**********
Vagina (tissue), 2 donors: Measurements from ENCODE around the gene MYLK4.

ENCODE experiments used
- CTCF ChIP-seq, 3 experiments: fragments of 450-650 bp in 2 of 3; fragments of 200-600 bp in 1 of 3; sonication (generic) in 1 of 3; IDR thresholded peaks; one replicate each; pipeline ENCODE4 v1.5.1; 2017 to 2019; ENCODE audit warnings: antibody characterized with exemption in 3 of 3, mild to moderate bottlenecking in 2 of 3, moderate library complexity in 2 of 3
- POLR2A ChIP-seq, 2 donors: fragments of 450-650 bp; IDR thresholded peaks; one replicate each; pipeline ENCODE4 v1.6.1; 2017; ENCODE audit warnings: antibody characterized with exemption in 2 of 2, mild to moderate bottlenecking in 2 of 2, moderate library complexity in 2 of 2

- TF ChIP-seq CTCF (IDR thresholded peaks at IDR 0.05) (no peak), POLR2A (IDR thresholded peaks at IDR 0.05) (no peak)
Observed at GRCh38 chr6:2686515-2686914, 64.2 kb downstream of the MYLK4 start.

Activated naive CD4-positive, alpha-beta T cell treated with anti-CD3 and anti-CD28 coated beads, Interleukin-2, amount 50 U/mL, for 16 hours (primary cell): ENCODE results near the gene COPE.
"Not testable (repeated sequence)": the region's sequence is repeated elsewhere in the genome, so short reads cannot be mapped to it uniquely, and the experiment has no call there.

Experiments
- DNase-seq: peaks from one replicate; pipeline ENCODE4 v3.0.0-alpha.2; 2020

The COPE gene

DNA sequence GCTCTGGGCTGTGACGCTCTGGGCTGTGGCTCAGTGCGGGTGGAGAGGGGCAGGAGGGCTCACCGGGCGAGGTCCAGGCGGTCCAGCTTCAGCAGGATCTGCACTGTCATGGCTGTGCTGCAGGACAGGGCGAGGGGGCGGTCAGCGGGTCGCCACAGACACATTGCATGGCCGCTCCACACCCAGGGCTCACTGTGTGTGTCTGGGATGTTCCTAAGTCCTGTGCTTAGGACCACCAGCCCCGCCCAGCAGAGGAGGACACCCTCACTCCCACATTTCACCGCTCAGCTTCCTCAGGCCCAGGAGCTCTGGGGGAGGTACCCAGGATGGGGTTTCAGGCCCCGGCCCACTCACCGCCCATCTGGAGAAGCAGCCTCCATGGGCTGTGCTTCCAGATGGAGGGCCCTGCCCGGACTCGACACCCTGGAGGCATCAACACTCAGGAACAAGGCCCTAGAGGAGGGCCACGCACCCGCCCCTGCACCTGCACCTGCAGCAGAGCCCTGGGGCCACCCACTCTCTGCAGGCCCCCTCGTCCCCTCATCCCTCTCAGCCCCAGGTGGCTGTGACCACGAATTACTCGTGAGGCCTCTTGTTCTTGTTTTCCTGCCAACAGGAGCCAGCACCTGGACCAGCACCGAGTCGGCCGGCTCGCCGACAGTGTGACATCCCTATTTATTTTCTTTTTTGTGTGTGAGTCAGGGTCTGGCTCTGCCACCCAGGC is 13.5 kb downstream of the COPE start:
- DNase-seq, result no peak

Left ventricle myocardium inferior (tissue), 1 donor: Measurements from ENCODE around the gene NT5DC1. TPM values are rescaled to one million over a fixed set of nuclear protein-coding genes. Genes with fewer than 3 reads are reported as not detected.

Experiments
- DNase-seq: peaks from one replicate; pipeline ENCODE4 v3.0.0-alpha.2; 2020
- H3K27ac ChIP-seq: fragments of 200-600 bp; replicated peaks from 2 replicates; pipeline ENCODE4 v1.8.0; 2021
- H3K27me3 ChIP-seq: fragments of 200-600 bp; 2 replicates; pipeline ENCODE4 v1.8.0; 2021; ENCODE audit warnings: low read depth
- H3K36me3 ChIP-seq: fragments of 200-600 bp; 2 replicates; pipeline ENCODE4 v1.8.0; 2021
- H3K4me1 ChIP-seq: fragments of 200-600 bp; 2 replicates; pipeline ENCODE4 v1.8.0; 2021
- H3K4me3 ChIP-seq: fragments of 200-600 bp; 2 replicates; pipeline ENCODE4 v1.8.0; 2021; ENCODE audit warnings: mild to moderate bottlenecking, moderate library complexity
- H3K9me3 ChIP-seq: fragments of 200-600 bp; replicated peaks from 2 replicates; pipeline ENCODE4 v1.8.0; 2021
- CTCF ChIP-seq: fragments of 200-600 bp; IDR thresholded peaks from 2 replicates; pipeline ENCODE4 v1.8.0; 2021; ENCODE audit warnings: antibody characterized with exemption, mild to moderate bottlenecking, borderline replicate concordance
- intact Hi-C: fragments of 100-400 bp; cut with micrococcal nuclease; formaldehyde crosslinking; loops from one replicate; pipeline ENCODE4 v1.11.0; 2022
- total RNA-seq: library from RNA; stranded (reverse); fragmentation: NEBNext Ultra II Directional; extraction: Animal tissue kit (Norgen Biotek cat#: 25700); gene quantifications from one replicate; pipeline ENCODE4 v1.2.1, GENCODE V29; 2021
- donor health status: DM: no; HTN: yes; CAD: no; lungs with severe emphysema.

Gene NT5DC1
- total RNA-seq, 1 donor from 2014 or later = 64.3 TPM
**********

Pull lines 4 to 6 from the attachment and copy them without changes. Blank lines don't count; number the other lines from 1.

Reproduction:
- POLR2A ChIP-seq, 2 donors: fragments of 450-650 bp; IDR thresholded peaks; one replicate each; pipeline ENCODE4 v1.6.1; 2017; ENCODE audit warnings: antibody characterized with exemption in 2 of 2, mild to moderate bottlenecking in 2 of 2, moderate library complexity in 2 of 2

- TF ChIP-seq CTCF (IDR thresholded peaks at IDR 0.05) (no peak), POLR2A (IDR thresholded peaks at IDR 0.05) (no peak)
Observed at GRCh38 chr6:2686515-2686914, 64.2 kb downstream of the MYLK4 start.